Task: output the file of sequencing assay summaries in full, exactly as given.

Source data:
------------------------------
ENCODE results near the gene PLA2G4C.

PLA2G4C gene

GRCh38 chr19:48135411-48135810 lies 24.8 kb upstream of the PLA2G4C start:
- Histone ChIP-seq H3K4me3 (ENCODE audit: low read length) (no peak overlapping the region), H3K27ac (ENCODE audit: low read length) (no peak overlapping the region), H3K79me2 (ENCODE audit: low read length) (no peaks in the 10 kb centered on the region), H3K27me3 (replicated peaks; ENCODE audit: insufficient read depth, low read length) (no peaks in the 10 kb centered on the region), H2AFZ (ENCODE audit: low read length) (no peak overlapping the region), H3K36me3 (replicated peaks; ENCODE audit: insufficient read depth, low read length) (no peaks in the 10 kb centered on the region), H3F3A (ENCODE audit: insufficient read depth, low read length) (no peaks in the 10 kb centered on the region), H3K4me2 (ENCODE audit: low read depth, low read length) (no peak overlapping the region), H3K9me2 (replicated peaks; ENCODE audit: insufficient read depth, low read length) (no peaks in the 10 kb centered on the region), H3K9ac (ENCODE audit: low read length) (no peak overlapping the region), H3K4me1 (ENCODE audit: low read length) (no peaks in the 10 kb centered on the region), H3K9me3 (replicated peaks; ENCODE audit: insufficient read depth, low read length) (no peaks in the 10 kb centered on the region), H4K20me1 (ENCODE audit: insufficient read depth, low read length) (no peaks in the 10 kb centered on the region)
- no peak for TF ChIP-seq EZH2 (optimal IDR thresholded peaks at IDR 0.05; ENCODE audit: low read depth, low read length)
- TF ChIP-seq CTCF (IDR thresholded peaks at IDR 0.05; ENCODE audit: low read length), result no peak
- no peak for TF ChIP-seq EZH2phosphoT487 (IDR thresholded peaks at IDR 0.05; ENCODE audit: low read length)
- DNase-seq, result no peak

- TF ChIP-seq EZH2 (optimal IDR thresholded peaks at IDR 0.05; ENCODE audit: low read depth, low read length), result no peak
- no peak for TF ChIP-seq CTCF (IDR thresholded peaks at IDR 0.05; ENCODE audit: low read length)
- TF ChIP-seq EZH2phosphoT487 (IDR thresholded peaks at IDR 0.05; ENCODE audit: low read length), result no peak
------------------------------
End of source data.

ENCODE results near the gene PLA2G4C.

PLA2G4C gene

GRCh38 chr19:48135411-48135810 lies 24.8 kb upstream of the PLA2G4C start:
- Histone ChIP-seq H3K4me3 (ENCODE audit: low read length) (no peak overlapping the region), H3K27ac (ENCODE audit: low read length) (no peak overlapping the region), H3K79me2 (ENCODE audit: low read length) (no peaks in the 10 kb centered on the region), H3K27me3 (replicated peaks; ENCODE audit: insufficient read depth, low read length) (no peaks in the 10 kb centered on the region), H2AFZ (ENCODE audit: low read length) (no peak overlapping the region), H3K36me3 (replicated peaks; ENCODE audit: insufficient read depth, low read length) (no peaks in the 10 kb centered on the region), H3F3A (ENCODE audit: insufficient read depth, low read length) (no peaks in the 10 kb centered on the region), H3K4me2 (ENCODE audit: low read depth, low read length) (no peak overlapping the region), H3K9me2 (replicated peaks; ENCODE audit: insufficient read depth, low read length) (no peaks in the 10 kb centered on the region), H3K9ac (ENCODE audit: low read length) (no peak overlapping the region), H3K4me1 (ENCODE audit: low read length) (no peaks in the 10 kb centered on the region), H3K9me3 (replicated peaks; ENCODE audit: insufficient read depth, low read length) (no peaks in the 10 kb centered on the region), H4K20me1 (ENCODE audit: insufficient read depth, low read length) (no peaks in the 10 kb centered on the region)
- no peak for TF ChIP-seq EZH2 (optimal IDR thresholded peaks at IDR 0.05; ENCODE audit: low read depth, low read length)
- TF ChIP-seq CTCF (IDR thresholded peaks at IDR 0.05; ENCODE audit: low read length), result no peak
- no peak for TF ChIP-seq EZH2phosphoT487 (IDR thresholded peaks at IDR 0.05; ENCODE audit: low read length)
- DNase-seq, result no peak

- TF ChIP-seq EZH2 (optimal IDR thresholded peaks at IDR 0.05; ENCODE audit: low read depth, low read length), result no peak
- no peak for TF ChIP-seq CTCF (IDR thresholded peaks at IDR 0.05; ENCODE audit: low read length)
- TF ChIP-seq EZH2phosphoT487 (IDR thresholded peaks at IDR 0.05; ENCODE audit: low read length), result no peak